On being involved with the screen adaptations of her work
JK: Well, interestingly, I’ve been much more involved in the TV show than I have been with the movies. With the TV show, because I’m writing a series about my detectives, Strike and Robin, I have been very involved because I didn’t want the TV show to take them to places that I know they wouldn’t go because I know what’s coming, so that’s been such a happy project. I’ve loved all of it and I think and believe it’s been a very happy experience for everyone involved… a lovely cast and amazing crew, it’s been really satisfying…. It’s always a challenge because certain changes need to be made between novel and screen and I’m always sympathetic to that; different media have different demands, but the tv adaptations of the Galbraith novels I think have been very very faithful.
On fan feedback before it was known she was writing as Robert Galbraith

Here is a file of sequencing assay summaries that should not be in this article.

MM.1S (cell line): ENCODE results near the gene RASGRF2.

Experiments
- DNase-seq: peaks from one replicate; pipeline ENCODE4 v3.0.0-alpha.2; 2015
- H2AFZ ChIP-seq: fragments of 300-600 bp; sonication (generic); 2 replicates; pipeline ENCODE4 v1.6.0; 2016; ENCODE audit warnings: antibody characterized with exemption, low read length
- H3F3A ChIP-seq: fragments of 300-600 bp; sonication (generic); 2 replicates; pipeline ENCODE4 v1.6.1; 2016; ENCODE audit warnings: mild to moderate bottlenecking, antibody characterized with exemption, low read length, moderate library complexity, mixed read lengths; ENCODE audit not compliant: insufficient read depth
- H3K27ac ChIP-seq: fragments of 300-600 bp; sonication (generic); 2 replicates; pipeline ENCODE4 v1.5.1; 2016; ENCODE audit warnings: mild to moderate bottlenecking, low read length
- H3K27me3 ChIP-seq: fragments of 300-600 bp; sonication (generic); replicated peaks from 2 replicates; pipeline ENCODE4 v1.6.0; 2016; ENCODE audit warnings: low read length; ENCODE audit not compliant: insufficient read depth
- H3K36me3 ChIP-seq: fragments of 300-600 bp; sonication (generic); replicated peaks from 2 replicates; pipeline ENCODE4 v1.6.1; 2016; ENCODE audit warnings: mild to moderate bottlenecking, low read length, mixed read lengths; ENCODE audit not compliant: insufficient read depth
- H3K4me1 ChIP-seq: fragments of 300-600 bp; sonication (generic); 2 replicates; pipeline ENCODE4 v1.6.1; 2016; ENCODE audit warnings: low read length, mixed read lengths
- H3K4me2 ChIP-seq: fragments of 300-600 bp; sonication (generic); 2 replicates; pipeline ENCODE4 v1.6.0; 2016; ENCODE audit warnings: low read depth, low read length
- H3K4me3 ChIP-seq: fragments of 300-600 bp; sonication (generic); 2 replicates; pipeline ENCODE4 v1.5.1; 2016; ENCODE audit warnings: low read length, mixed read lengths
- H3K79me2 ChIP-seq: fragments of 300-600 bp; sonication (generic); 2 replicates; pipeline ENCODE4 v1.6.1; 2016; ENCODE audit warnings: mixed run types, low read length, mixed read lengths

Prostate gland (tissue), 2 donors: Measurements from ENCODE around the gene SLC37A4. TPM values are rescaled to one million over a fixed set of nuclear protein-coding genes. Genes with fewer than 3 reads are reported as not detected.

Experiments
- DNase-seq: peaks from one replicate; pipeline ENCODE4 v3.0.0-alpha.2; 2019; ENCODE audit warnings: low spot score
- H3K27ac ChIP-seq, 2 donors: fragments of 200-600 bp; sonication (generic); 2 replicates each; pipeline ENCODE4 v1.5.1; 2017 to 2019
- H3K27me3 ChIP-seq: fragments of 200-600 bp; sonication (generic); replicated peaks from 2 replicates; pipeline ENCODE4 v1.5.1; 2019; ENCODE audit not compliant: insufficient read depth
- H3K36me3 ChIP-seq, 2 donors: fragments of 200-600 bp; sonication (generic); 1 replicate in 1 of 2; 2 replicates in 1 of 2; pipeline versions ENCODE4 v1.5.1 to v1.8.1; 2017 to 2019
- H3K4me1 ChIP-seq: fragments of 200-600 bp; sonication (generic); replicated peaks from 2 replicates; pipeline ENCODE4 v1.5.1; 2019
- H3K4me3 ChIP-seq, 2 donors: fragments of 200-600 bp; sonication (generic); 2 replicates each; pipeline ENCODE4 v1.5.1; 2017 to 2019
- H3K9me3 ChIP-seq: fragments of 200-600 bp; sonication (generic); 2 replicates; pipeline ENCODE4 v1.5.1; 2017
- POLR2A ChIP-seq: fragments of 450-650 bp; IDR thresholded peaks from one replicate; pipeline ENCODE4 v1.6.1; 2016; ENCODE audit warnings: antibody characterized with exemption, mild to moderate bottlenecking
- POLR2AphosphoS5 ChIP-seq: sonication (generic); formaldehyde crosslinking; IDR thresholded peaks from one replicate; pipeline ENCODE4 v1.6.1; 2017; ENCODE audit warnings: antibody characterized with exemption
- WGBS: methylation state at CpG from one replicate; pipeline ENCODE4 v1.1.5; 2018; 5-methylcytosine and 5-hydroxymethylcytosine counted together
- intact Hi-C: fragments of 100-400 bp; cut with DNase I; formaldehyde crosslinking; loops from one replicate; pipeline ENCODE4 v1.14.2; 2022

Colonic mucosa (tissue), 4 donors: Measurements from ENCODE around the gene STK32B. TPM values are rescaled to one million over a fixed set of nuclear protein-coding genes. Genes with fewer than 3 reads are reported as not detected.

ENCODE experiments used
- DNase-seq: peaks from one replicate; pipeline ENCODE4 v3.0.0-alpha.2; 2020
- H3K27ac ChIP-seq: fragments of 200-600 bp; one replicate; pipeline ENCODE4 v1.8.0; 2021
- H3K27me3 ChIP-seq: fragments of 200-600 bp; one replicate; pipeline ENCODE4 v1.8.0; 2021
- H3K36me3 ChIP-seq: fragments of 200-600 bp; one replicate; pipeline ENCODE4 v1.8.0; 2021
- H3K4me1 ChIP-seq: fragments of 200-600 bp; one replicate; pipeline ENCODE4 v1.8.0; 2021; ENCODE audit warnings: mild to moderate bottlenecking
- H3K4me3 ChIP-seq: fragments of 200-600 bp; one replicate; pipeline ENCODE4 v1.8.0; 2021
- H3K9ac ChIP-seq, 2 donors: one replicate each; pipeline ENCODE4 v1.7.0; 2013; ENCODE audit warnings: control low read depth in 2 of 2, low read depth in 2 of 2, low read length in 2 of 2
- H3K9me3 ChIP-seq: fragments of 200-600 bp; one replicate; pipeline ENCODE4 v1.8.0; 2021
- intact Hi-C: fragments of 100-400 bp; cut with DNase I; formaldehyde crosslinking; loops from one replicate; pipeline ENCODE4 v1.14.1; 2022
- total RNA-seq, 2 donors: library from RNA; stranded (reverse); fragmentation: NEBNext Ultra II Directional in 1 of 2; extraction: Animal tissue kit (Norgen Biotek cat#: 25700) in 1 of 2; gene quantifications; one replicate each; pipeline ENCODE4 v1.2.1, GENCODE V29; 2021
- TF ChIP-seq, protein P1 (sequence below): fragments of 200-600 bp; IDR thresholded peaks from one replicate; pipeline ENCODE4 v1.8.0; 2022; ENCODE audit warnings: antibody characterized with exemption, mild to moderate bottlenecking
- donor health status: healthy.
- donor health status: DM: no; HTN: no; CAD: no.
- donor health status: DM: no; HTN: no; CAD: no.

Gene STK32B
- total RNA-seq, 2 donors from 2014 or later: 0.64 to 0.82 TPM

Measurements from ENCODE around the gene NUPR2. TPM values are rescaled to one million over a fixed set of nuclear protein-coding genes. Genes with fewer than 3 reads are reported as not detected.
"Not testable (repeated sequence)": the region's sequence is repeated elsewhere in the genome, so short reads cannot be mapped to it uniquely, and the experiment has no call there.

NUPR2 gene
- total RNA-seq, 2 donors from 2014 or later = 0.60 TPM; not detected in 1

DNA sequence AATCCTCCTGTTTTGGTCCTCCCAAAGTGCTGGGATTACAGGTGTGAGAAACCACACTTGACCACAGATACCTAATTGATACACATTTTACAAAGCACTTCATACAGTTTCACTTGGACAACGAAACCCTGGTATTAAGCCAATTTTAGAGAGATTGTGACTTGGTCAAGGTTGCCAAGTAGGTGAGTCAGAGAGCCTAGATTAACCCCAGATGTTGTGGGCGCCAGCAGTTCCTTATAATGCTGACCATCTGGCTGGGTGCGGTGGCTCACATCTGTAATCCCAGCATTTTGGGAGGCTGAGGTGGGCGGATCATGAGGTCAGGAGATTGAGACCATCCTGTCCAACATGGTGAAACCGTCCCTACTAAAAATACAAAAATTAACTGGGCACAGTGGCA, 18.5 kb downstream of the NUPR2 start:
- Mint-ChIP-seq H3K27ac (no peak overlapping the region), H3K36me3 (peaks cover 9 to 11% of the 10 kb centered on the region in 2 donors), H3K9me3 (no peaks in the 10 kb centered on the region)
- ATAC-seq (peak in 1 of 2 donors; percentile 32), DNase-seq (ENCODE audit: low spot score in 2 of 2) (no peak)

JK: The first three months I had, when no one knew it was me and I was Robert Galbraith, and Robert started to get letters… and fan feedback which was so genuine and so lovely. I think what people are mostly drawn to are the central relationship between the two detectives and I’m constantly being asked, ‘When are they going to get together?’ So, yeah, I think people will be happy with this book because they certainly do advance in their relationship, though possibly not quite the advance that everyone’s hoping for, but I loved writing that [latest book], it was a joy.
Dream On Dreamer by Brand New Heavies – on dreaming that Potter might be a success
JK: This is such a personal and meaningful track to me. When I was finishing the first Potter book, this track was being played constantly on the radio, and in one of the cafes that I used to write in, it felt as though this song was played every three minutes and I can remember more than once asking myself, ‘Is that who you are, are you the dreamer?’ [for] thinking that this can be published or will be published? But I still had this degree of belief in the story that quelled my doubts and made me keep working, difficult though it was at that time, so it always takes me back to just being on the threshold of the insanity that then ensued, because at that time I could have had no idea what was coming.
Stream Ken Bruce’s show via BBC Sounds.